It is a Subway Restaurant now but once it was the Redbud, and I do not remember if it was the Redbud Cafe or restaurant. It is one of those things I am photographing that I can not, because it no longer exists. In a sense, I am photographing the ghost of the Redbud, but it is as close as I can achieve now. Mrs. Irene Looney was a widow and had an adopted son, Joe, and Looney Trucking Company. Their trucks were for oilfield supply and they were often parked on a vacant lot across from the Chevrolet garage. Perhaps Mrs. Looney did not want to stay in the trucking business because she felt it better for a woman to be in, well, the restaurant business. She sold Looney and built an original restaurant just west of the Clear Creek bridge on highway 60 towards Ponca City. It was the first restuarant that I recall being built from the ground up as a restaurant and it was pretty popular for some time. It was far from the high school, which was on north Lynn Avenue, the opposite end of Pawhuska, but one day, Ernie, some other boys and I mounted our Cushman Eagle motor scooters and raced to the Redbud for lunch, probably not the smartest idea any of us ever had, but we went and had a nice, leisurely lunch. It turned out that one thing in the new restaurant that did not work was the wall clock and our leisurely lunch had gone over. We made a desperate dash to the motor scooters and a more desperate dash across Pawhuska, through downtown, up Lynn Avenue and arrived in class about thirty-five minutes late, for which we were ridiculed, but not punished. I think our teacher was Jim Minor and the year must have been 1959. All of us were still be riding scooters together and once we turned sixteen, mostly during 1960, that changed, so that suggests 1959.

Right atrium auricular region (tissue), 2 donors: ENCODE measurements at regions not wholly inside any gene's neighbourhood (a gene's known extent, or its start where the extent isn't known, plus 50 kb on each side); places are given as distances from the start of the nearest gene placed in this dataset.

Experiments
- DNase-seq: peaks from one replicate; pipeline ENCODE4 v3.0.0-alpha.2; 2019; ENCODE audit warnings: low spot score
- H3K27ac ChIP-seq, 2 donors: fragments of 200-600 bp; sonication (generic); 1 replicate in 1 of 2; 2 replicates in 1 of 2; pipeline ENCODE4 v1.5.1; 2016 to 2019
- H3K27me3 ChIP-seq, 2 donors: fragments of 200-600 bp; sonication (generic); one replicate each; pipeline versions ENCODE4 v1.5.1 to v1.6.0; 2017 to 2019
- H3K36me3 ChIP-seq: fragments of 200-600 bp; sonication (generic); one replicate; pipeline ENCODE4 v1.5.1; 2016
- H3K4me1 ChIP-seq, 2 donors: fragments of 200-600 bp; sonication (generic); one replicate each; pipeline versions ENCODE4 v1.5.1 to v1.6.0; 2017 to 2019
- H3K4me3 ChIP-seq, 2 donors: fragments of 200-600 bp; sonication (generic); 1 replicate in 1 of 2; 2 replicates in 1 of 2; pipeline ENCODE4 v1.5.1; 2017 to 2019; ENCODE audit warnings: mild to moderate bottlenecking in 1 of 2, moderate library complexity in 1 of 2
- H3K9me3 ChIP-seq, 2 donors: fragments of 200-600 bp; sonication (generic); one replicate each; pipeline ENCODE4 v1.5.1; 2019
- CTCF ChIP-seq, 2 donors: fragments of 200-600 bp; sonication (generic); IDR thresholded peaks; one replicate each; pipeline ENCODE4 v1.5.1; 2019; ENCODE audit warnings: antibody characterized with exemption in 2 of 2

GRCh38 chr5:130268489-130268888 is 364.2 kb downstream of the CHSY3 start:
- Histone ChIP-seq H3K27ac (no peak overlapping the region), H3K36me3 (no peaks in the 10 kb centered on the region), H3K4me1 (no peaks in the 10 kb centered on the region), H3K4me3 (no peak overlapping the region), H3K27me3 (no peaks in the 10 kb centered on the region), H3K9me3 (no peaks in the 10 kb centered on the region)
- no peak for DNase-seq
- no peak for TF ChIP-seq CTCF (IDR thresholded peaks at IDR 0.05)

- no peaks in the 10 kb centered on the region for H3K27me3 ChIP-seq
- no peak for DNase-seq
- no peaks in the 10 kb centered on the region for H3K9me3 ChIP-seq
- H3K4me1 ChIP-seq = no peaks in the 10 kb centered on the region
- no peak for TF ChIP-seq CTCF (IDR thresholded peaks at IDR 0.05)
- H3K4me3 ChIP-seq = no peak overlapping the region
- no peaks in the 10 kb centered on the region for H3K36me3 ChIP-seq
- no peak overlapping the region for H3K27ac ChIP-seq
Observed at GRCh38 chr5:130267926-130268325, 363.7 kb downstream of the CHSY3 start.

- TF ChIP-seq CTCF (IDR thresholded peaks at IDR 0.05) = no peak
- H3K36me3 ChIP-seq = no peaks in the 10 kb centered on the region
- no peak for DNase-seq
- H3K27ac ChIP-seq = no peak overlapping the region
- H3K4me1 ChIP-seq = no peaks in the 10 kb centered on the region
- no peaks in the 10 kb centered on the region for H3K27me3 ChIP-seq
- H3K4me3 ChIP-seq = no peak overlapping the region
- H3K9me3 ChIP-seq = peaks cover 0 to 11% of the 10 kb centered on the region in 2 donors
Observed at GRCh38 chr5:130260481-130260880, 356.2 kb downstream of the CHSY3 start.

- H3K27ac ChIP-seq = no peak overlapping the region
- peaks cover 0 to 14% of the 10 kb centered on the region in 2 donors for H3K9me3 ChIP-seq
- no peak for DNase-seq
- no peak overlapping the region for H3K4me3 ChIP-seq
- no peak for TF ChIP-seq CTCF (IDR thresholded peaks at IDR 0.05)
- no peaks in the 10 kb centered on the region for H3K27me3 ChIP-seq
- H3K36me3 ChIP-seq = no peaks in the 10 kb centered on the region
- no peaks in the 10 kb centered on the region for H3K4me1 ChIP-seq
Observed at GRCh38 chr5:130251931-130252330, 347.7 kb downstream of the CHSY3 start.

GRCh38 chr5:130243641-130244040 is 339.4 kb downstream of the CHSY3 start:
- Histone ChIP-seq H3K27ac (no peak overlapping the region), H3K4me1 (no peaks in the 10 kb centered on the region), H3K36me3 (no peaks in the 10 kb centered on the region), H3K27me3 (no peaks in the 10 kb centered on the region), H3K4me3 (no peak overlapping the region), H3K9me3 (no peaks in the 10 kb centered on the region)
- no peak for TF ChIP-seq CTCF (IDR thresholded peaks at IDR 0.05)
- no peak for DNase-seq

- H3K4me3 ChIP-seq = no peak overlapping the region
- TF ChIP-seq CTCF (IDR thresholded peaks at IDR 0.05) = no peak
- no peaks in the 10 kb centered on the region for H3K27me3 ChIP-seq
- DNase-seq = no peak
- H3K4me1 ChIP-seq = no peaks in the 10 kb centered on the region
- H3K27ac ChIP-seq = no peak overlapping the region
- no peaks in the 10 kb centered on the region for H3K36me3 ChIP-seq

The restaurant was painted a reddish hue outside, and the front door did not have the wind shielding entrance that the Subway does. As you walked inside, there were booths going around the walls and tables in the middle. The cashier and counter were deep inside, where Mrs. Looney and sometimes Joe cheerily took our money. Liquor was not served although beer might have been, but I was about six years away from being able to buy a beer legally, so it didn't matter. For Pawhuska at the time, it was a pretty good restaurant, certainly in competition with the Manhattan Cafe downtown. Joe Looney and I were close friends at one time but by the time the restuarant opened, we had become more acquaintances than friends. That happens to us as we grow, age and change, and it's usually not bitter, just a process. Mrs. Looney bought Joe a 1959 red and white Ford hard top convertible, the car we called a "flip-top" as it had a true hard top that was lowered into the body of the car as opposed to a folding canvas top, which was the norm for convertibles. Joe had an accident a few years later during a liquor run from Ponca City and the car did a flip-top as it turned over and was destroyed. They boys in the car were lucky and had only minor injuries, but the car was gone.

My favorite meal at the Redbud was friend chicken with a chicken fried steak smothered in gravy next in line. There were few diet drinks then, so we drank Cocoa Cola, Pepsi Cola, 7-Up, and Dr. Pepper with the sugar that was in them. There was a telephone in the restuarant but no one had mobile telephones so a meal was fairly enjoyable, with people seated at the table actually talking to each other. Dining at the Redbud was comparable to dining at the Manhattan, downtown allthough the Manhattan still seemed a little more special, perhaps for the catttleman's flavor that permeated the Manhattan.